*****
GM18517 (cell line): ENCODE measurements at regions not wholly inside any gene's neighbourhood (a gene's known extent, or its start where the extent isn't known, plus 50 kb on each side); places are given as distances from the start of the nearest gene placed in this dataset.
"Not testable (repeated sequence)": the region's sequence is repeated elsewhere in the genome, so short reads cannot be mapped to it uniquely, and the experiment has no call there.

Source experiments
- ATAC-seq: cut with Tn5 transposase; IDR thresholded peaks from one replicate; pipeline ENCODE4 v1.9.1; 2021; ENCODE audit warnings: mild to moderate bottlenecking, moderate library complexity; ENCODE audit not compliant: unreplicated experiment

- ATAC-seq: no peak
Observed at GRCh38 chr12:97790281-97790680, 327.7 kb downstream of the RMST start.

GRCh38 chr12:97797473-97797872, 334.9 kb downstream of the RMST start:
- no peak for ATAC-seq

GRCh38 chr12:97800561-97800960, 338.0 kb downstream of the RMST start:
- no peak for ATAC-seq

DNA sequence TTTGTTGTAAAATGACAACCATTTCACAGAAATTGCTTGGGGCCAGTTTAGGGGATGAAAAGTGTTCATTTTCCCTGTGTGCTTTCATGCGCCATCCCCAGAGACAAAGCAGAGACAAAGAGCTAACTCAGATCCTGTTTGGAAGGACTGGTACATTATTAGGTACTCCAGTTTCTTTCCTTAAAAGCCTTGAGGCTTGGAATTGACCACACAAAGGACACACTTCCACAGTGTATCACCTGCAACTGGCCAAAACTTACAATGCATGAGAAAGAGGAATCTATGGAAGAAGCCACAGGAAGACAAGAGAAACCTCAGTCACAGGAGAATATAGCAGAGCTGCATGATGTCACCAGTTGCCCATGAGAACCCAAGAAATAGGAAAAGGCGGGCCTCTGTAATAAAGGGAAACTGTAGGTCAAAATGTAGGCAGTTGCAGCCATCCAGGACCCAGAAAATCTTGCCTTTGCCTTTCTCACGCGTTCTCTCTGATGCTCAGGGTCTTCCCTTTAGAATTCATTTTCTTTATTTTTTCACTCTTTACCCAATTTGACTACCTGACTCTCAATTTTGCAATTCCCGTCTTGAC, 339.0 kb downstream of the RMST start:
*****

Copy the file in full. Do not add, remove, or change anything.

GM18517 (cell line): ENCODE measurements at regions not wholly inside any gene's neighbourhood (a gene's known extent, or its start where the extent isn't known, plus 50 kb on each side); places are given as distances from the start of the nearest gene placed in this dataset.
"Not testable (repeated sequence)": the region's sequence is repeated elsewhere in the genome, so short reads cannot be mapped to it uniquely, and the experiment has no call there.

Source experiments
- ATAC-seq: cut with Tn5 transposase; IDR thresholded peaks from one replicate; pipeline ENCODE4 v1.9.1; 2021; ENCODE audit warnings: mild to moderate bottlenecking, moderate library complexity; ENCODE audit not compliant: unreplicated experiment

- ATAC-seq: no peak
Observed at GRCh38 chr12:97790281-97790680, 327.7 kb downstream of the RMST start.

GRCh38 chr12:97797473-97797872, 334.9 kb downstream of the RMST start:
- no peak for ATAC-seq

GRCh38 chr12:97800561-97800960, 338.0 kb downstream of the RMST start:
- no peak for ATAC-seq

DNA sequence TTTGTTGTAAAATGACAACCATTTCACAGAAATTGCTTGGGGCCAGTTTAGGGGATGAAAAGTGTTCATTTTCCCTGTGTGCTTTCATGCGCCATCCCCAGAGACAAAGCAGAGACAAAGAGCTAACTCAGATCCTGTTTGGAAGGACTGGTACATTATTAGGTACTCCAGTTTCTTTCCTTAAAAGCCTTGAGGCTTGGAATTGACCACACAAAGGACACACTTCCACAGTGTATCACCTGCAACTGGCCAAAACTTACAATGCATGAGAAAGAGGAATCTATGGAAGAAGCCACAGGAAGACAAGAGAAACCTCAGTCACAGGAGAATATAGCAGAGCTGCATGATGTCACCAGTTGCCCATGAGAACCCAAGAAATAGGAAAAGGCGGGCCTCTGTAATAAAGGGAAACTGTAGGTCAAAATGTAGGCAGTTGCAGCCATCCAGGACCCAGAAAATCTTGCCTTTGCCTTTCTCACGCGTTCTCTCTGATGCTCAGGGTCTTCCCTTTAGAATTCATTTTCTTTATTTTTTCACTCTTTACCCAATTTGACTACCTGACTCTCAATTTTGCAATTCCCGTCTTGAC, 339.0 kb downstream of the RMST start: